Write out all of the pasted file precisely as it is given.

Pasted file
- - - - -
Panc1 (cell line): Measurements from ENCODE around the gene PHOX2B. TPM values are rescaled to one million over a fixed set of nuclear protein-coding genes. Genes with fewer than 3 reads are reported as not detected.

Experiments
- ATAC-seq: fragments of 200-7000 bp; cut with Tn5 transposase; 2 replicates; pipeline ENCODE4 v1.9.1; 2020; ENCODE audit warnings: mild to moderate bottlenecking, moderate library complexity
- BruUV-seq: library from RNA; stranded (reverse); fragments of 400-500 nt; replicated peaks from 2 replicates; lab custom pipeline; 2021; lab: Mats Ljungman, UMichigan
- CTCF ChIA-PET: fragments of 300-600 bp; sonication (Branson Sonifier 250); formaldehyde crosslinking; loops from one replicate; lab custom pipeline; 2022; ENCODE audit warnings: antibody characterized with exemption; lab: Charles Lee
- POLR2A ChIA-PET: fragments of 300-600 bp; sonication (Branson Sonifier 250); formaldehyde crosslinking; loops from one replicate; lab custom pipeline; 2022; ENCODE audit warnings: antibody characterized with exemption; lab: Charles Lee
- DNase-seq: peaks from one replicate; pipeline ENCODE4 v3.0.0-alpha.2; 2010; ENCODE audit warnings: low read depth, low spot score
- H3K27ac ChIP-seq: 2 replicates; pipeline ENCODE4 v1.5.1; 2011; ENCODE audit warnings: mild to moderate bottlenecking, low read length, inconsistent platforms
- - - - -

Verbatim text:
Panc1 (cell line): Measurements from ENCODE around the gene PHOX2B. TPM values are rescaled to one million over a fixed set of nuclear protein-coding genes. Genes with fewer than 3 reads are reported as not detected.

Experiments
- ATAC-seq: fragments of 200-7000 bp; cut with Tn5 transposase; 2 replicates; pipeline ENCODE4 v1.9.1; 2020; ENCODE audit warnings: mild to moderate bottlenecking, moderate library complexity
- BruUV-seq: library from RNA; stranded (reverse); fragments of 400-500 nt; replicated peaks from 2 replicates; lab custom pipeline; 2021; lab: Mats Ljungman, UMichigan
- CTCF ChIA-PET: fragments of 300-600 bp; sonication (Branson Sonifier 250); formaldehyde crosslinking; loops from one replicate; lab custom pipeline; 2022; ENCODE audit warnings: antibody characterized with exemption; lab: Charles Lee
- POLR2A ChIA-PET: fragments of 300-600 bp; sonication (Branson Sonifier 250); formaldehyde crosslinking; loops from one replicate; lab custom pipeline; 2022; ENCODE audit warnings: antibody characterized with exemption; lab: Charles Lee
- DNase-seq: peaks from one replicate; pipeline ENCODE4 v3.0.0-alpha.2; 2010; ENCODE audit warnings: low read depth, low spot score
- H3K27ac ChIP-seq: 2 replicates; pipeline ENCODE4 v1.5.1; 2011; ENCODE audit warnings: mild to moderate bottlenecking, low read length, inconsistent platforms